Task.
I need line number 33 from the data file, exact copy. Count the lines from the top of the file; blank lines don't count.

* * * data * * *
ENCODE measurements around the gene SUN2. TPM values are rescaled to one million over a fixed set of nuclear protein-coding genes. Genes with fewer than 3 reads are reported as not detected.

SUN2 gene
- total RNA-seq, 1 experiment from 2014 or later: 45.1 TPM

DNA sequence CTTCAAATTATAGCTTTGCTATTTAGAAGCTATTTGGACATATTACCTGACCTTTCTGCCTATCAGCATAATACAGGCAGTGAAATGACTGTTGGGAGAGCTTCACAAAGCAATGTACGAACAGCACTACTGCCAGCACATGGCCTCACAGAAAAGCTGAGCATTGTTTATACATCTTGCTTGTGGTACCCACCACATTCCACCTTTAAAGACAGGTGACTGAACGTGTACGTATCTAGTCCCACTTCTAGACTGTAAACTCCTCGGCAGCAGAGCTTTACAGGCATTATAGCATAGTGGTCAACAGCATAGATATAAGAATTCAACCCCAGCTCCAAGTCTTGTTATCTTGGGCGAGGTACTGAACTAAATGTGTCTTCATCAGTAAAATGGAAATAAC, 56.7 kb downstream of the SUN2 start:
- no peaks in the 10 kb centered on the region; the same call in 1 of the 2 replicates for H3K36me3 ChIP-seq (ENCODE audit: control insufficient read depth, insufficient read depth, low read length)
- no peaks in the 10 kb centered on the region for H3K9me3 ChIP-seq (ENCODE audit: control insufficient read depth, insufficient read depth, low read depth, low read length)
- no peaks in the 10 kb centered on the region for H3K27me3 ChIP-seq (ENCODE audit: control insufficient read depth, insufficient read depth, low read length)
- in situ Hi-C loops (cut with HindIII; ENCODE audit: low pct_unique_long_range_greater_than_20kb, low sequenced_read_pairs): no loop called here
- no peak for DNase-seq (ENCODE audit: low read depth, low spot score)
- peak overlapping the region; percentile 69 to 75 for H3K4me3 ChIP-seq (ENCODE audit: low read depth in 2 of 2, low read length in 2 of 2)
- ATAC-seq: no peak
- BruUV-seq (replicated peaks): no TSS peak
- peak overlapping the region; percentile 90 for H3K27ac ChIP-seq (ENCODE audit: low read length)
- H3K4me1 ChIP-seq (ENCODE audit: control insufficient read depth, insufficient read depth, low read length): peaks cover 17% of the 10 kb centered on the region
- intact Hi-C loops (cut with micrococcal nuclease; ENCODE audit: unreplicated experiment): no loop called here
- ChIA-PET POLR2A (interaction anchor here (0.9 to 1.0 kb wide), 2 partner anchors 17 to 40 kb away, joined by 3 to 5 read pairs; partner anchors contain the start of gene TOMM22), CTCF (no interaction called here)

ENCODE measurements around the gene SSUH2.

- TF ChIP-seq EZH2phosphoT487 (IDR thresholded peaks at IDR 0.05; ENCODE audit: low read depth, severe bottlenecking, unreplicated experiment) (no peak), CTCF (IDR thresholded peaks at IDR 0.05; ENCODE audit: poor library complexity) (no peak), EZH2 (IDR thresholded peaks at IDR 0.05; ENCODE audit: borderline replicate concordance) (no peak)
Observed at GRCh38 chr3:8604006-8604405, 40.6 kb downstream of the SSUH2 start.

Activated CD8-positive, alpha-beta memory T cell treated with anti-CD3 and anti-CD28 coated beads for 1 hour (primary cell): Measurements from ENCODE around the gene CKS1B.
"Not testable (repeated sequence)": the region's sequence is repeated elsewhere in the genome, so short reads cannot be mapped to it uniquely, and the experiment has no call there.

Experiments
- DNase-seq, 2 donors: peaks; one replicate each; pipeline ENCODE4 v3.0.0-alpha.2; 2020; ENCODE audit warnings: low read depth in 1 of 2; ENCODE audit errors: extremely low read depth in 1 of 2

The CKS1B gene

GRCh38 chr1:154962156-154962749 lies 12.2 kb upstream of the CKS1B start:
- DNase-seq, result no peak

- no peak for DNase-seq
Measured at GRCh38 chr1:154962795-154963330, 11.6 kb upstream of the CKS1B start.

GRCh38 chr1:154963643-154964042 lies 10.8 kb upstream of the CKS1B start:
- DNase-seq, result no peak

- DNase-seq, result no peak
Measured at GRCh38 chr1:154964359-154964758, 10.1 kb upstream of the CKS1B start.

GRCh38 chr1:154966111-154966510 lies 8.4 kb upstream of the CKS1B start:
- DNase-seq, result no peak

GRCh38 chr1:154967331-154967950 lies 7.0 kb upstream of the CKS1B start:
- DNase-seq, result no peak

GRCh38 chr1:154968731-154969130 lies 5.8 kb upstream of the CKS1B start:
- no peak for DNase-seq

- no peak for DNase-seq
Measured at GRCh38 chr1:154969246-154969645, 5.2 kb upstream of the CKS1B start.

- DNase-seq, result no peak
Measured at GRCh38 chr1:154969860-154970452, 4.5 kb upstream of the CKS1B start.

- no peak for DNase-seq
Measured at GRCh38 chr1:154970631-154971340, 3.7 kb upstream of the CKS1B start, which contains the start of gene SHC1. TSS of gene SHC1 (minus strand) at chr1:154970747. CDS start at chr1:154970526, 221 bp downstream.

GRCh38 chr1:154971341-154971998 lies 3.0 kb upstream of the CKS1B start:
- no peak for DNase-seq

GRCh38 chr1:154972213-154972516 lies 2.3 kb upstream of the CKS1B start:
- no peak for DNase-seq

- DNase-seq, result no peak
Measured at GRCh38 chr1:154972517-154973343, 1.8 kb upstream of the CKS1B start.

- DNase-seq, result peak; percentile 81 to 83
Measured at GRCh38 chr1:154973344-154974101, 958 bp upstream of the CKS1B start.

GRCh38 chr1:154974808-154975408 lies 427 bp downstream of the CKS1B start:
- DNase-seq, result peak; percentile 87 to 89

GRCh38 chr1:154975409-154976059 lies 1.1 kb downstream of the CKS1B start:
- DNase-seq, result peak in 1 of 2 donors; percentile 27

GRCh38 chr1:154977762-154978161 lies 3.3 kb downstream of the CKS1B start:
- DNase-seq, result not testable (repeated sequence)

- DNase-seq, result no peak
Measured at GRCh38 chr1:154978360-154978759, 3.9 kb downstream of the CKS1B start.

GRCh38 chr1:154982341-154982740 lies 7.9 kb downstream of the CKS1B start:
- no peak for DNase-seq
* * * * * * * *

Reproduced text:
GRCh38 chr1:154966111-154966510 lies 8.4 kb upstream of the CKS1B start: